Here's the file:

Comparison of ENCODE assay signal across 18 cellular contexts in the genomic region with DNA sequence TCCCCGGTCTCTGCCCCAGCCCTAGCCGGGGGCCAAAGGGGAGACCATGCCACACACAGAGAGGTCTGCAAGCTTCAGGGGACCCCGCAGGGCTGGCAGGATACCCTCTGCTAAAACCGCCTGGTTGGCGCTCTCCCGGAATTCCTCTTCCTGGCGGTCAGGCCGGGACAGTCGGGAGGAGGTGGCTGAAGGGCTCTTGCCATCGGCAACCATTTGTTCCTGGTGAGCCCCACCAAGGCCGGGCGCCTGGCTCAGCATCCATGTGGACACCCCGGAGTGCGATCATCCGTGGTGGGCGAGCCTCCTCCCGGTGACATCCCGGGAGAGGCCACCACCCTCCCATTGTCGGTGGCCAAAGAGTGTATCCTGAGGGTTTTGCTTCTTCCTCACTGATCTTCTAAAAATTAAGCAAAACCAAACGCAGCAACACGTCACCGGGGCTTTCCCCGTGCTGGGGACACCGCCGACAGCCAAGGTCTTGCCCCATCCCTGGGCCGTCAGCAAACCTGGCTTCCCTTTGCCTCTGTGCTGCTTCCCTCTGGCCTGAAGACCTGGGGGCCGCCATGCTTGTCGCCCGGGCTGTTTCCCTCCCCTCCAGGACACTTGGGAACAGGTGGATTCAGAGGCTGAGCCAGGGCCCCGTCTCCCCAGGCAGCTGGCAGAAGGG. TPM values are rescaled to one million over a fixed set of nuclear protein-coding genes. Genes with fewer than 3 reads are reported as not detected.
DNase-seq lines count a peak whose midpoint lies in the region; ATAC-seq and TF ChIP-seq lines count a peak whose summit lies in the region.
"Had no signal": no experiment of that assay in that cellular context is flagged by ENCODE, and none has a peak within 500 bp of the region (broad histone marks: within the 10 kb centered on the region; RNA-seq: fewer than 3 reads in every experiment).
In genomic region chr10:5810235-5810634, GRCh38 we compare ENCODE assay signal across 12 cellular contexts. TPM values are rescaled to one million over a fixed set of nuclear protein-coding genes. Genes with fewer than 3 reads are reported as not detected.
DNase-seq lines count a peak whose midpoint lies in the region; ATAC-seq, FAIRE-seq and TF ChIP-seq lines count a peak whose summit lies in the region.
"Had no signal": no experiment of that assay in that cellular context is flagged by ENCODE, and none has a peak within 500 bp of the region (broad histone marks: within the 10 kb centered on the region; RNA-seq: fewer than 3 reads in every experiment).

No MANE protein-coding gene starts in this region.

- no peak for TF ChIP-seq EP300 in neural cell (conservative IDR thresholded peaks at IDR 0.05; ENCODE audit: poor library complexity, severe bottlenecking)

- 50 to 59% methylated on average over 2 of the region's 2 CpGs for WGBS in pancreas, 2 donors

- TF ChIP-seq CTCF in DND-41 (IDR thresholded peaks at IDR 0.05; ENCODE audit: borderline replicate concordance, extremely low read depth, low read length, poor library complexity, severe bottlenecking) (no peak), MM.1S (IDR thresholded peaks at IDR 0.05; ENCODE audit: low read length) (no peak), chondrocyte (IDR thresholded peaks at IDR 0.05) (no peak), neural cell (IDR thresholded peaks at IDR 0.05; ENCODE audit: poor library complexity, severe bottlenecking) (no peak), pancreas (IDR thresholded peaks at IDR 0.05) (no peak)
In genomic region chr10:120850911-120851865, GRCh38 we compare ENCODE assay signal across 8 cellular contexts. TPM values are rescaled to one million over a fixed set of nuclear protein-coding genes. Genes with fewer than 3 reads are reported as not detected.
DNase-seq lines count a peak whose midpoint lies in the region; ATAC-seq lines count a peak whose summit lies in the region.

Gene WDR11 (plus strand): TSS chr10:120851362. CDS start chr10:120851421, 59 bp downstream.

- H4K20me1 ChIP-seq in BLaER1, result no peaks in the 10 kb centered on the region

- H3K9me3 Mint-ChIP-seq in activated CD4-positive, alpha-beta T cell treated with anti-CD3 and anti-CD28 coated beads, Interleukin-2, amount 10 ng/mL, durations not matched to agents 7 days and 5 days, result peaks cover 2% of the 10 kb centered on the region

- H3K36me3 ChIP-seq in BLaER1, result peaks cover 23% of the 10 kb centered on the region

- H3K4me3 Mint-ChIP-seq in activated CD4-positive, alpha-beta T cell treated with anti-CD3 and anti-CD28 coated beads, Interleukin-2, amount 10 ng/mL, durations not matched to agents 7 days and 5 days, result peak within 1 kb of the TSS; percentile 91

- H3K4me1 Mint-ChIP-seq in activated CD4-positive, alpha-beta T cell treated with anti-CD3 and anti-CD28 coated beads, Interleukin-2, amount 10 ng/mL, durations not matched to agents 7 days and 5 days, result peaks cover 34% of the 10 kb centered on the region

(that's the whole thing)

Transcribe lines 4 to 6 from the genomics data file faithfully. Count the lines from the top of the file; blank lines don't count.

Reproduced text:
In genomic region chr10:5810235-5810634, GRCh38 we compare ENCODE assay signal across 12 cellular contexts. TPM values are rescaled to one million over a fixed set of nuclear protein-coding genes. Genes with fewer than 3 reads are reported as not detected.
DNase-seq lines count a peak whose midpoint lies in the region; ATAC-seq, FAIRE-seq and TF ChIP-seq lines count a peak whose summit lies in the region.
"Had no signal": no experiment of that assay in that cellular context is flagged by ENCODE, and none has a peak within 500 bp of the region (broad histone marks: within the 10 kb centered on the region; RNA-seq: fewer than 3 reads in every experiment).